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Waves and Oscillations Illustrations Overview

## Physlet® Physics Wave Illustrations

In Physlet® Physics Periodic Motions Illustrations we considered general oscillatory behavior. We noticed that the common theme was that the motion could be described as periodic. We now consider a different type of periodic or oscillatory motion called wave motion. We begin with waves traveling in one dimension, but we will then consider waves in two and three dimensions, such as sound, in the next chapter. Physlet® Physics Wave Illustrations demonstrate a type of periodic or oscillatory motion called wave motion. Examples include waves on a string, water waves, earthquakes and sound.

## EjsS Physlets

EjsS Physlets® are JavaScript adaptations of Physlet® curricular material developed using version 5 of the Easy Java/JavaScript Simulations (EjsS) authoring and modeling tool. The illustrations and problems in these packages are adapted from the Java applet version of Physlet Physics by Wolfgang Christian and Mario Belloni and are available on the Open Source Physics website. The simulations in these package are implemented in JavaScript so that they can run on both desktop computers and mobile devices.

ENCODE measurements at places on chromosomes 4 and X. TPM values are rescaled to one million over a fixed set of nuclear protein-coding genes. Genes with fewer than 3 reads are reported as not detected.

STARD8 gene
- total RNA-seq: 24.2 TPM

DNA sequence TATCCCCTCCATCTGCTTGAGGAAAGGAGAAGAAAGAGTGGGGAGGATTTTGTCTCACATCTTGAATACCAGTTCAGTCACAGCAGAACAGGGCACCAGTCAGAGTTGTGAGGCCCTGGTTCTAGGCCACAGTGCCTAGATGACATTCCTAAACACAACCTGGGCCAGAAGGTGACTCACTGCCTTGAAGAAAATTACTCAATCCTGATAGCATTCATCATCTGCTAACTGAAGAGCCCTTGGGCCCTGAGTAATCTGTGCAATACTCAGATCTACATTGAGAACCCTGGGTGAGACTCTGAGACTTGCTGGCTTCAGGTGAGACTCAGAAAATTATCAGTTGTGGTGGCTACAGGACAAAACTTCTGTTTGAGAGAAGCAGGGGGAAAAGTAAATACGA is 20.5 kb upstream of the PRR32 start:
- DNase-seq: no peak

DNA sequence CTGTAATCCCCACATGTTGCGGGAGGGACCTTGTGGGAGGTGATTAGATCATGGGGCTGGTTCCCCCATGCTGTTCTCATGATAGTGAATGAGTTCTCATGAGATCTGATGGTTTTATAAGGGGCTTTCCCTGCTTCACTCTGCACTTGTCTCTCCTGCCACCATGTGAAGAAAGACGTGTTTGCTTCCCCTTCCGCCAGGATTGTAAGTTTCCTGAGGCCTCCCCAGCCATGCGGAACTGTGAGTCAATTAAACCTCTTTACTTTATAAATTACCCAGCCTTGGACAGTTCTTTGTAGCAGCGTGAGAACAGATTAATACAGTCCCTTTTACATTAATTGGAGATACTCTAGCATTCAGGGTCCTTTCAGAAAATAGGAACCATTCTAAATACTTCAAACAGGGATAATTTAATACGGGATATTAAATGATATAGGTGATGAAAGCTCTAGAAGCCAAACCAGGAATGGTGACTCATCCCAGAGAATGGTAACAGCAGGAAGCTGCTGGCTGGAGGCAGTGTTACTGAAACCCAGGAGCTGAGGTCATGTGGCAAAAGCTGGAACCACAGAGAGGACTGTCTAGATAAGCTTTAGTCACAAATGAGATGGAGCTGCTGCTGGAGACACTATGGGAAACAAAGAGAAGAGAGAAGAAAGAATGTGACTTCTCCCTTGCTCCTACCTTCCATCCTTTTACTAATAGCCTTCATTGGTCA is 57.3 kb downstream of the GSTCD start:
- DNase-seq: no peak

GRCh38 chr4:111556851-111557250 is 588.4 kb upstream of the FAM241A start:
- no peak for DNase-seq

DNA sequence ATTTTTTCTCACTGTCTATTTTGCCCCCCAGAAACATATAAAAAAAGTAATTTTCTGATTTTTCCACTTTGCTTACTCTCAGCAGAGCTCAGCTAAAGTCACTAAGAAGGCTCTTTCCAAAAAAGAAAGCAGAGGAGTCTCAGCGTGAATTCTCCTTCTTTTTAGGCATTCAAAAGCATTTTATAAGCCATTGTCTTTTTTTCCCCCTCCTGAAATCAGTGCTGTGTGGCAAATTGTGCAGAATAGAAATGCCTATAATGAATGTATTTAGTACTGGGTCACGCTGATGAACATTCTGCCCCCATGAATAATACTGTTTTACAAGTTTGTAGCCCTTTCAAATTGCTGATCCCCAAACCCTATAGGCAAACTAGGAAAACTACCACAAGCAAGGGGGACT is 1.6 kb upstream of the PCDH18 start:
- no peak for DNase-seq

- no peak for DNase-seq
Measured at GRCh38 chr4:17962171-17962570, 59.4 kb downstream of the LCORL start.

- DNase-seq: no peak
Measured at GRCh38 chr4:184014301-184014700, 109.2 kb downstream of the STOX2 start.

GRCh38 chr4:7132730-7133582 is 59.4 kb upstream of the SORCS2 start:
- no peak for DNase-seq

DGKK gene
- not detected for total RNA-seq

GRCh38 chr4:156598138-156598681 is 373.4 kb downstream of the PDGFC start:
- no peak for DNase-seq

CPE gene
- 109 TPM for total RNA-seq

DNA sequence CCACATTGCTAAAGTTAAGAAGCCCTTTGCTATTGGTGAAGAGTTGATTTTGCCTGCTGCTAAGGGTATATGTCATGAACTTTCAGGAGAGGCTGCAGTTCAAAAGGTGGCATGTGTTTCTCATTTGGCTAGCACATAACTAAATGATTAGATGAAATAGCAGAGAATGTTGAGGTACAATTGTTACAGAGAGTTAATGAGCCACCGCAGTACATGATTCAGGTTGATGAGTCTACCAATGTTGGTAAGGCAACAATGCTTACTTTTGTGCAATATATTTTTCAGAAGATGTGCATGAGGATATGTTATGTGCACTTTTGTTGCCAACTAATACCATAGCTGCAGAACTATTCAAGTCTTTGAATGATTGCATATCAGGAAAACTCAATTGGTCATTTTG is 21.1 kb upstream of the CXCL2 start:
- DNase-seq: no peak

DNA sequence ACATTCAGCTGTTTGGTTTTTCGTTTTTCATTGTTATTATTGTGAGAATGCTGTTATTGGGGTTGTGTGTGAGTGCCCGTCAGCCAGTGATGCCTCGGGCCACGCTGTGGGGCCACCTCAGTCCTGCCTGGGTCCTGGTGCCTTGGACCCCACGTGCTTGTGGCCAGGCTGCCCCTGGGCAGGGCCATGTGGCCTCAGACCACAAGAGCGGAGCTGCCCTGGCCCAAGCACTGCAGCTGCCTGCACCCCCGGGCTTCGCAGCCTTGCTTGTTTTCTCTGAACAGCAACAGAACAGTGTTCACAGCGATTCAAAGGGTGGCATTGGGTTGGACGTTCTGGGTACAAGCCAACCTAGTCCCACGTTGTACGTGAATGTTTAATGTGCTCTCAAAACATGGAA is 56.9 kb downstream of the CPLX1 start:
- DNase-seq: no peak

Physlet® Illustrations are designed to demonstrate physical concepts. Students need to interact with the Physlet, but the answers to the questions posed in the Illustration are given or are easily determined from interacting with it. Many Illustrations provide examples of physics applications. Other Illustrations are designed to introduce a particular concept or analytical tool. Typical uses of Illustrations would include "reading" assignments prior to class and classroom demonstrations.

Physlet® Problems are interactive versions of the kind of exercises typically assigned for homework. They require the students to demonstrate their understanding without as much guidance as is given in the Explorations. They vary widely in difficulty, from exercises appropriate for high school physics students to exercises appropriate for calculus-based university physics students. Some Problems ask conceptual questions, while others require detailed calculations. Typical uses for the Problems would be for homework assignments, in-class concept questions, and group problem-solving sessions.

Additional EjsS models can be found by searching for the expression "JS Models" on the Open Source Physics website.

Physlets® were developed at Davidson College by Wolfgang Christian.